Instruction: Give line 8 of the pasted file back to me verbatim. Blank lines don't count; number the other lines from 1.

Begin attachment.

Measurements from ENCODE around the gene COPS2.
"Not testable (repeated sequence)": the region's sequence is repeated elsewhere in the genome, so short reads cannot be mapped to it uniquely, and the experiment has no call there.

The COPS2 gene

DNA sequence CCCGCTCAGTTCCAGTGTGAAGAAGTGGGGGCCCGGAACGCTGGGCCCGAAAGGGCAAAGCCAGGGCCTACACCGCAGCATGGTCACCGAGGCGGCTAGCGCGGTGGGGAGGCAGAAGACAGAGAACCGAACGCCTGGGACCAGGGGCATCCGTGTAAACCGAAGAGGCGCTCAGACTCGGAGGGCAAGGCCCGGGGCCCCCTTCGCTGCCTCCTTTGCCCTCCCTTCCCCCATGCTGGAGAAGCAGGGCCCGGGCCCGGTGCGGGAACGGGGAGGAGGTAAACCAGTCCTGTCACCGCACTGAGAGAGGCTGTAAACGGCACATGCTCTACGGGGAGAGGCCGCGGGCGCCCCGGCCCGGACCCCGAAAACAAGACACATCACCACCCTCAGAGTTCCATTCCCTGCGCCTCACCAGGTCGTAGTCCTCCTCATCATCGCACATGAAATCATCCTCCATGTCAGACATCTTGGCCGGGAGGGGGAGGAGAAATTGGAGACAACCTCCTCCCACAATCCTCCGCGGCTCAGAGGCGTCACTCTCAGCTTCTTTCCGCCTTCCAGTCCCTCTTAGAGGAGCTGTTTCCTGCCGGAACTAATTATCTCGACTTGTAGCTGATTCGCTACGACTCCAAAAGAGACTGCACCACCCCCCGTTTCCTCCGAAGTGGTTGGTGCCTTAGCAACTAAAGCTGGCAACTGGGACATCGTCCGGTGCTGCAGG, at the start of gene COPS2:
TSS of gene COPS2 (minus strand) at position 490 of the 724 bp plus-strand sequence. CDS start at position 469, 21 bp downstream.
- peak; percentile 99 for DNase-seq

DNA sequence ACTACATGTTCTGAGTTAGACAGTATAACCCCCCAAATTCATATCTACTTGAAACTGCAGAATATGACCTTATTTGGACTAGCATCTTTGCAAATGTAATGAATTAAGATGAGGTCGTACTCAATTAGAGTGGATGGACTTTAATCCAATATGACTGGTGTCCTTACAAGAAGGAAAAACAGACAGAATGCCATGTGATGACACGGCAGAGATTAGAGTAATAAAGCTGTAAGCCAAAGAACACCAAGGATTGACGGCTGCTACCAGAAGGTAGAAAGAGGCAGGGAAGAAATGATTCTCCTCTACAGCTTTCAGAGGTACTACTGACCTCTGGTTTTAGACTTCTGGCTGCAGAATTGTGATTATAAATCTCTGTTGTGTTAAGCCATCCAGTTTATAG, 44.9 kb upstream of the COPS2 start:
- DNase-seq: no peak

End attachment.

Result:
- DNase-seq: no peak